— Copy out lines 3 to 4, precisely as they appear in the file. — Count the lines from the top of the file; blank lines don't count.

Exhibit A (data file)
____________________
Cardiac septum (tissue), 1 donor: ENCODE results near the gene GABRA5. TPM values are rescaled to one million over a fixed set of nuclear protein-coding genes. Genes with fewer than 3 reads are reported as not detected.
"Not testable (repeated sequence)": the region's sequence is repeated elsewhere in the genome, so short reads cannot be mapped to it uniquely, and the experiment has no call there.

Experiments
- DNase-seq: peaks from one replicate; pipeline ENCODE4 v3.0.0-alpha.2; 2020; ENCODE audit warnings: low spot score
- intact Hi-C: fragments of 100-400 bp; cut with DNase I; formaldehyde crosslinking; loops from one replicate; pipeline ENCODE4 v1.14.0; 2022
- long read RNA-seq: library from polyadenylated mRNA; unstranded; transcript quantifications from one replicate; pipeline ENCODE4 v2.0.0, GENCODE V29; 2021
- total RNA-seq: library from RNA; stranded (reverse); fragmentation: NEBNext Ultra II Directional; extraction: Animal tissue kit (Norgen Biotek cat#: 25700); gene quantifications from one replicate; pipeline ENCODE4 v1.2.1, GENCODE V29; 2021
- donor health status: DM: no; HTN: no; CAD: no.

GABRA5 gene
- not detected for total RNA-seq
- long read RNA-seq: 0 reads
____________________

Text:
Experiments
- DNase-seq: peaks from one replicate; pipeline ENCODE4 v3.0.0-alpha.2; 2020; ENCODE audit warnings: low spot score